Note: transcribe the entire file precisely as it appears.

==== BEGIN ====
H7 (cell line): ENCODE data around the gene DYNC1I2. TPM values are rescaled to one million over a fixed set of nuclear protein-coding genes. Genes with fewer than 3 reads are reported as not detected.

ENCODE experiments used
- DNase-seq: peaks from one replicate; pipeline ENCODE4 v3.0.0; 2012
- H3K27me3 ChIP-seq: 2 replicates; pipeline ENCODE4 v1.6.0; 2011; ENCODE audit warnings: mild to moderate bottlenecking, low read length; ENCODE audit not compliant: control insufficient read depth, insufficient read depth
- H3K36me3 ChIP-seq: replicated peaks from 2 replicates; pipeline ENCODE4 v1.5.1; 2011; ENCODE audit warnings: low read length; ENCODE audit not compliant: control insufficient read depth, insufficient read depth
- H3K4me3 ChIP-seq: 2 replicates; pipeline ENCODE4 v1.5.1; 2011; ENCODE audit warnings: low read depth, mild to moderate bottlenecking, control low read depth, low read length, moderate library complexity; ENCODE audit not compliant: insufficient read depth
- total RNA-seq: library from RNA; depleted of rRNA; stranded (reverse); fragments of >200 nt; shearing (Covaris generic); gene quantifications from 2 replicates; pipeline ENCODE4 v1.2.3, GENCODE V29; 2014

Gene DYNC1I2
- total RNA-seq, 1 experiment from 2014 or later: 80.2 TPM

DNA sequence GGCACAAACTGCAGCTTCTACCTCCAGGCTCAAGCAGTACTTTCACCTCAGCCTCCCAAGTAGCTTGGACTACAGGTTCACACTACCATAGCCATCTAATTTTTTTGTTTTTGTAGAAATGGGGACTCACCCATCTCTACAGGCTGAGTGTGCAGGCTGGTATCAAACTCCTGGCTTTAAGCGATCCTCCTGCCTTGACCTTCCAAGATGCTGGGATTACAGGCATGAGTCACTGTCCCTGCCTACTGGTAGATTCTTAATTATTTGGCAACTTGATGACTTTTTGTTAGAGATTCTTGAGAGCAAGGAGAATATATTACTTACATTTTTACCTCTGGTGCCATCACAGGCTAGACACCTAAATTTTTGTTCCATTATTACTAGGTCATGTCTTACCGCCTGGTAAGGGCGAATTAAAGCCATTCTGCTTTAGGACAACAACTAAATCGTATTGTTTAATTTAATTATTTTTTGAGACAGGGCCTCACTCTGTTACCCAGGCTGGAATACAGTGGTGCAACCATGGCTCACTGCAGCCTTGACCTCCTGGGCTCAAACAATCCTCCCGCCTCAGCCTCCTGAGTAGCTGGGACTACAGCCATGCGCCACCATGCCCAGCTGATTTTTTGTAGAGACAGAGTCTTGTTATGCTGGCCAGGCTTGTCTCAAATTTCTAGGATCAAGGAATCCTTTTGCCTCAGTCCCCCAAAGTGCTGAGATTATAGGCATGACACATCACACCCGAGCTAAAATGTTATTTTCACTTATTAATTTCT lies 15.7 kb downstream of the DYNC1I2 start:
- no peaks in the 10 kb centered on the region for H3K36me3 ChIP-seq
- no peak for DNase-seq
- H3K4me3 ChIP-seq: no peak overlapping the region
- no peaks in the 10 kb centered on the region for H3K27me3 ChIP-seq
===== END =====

H7 (cell line): ENCODE data around the gene DYNC1I2. TPM values are rescaled to one million over a fixed set of nuclear protein-coding genes. Genes with fewer than 3 reads are reported as not detected.

ENCODE experiments used
- DNase-seq: peaks from one replicate; pipeline ENCODE4 v3.0.0; 2012
- H3K27me3 ChIP-seq: 2 replicates; pipeline ENCODE4 v1.6.0; 2011; ENCODE audit warnings: mild to moderate bottlenecking, low read length; ENCODE audit not compliant: control insufficient read depth, insufficient read depth
- H3K36me3 ChIP-seq: replicated peaks from 2 replicates; pipeline ENCODE4 v1.5.1; 2011; ENCODE audit warnings: low read length; ENCODE audit not compliant: control insufficient read depth, insufficient read depth
- H3K4me3 ChIP-seq: 2 replicates; pipeline ENCODE4 v1.5.1; 2011; ENCODE audit warnings: low read depth, mild to moderate bottlenecking, control low read depth, low read length, moderate library complexity; ENCODE audit not compliant: insufficient read depth
- total RNA-seq: library from RNA; depleted of rRNA; stranded (reverse); fragments of >200 nt; shearing (Covaris generic); gene quantifications from 2 replicates; pipeline ENCODE4 v1.2.3, GENCODE V29; 2014

Gene DYNC1I2
- total RNA-seq, 1 experiment from 2014 or later: 80.2 TPM

DNA sequence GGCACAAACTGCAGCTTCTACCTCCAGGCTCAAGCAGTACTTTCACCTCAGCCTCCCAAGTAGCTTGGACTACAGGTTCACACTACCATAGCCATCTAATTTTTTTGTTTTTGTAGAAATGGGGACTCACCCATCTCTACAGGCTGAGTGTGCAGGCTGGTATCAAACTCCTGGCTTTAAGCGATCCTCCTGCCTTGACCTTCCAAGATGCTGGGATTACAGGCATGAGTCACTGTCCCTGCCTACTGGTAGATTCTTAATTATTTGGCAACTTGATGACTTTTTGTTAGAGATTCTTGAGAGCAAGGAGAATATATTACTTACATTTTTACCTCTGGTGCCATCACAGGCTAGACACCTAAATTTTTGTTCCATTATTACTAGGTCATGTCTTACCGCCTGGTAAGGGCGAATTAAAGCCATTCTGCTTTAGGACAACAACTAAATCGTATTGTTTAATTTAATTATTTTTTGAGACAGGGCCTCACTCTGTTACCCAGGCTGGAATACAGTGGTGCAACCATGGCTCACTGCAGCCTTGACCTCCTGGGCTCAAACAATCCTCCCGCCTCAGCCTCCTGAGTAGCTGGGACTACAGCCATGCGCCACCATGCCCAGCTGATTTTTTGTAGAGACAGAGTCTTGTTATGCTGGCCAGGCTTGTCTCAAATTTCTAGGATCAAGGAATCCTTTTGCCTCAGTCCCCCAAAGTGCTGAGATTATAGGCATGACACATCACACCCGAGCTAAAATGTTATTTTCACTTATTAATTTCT lies 15.7 kb downstream of the DYNC1I2 start:
- no peaks in the 10 kb centered on the region for H3K36me3 ChIP-seq
- no peak for DNase-seq
- H3K4me3 ChIP-seq: no peak overlapping the region
- no peaks in the 10 kb centered on the region for H3K27me3 ChIP-seq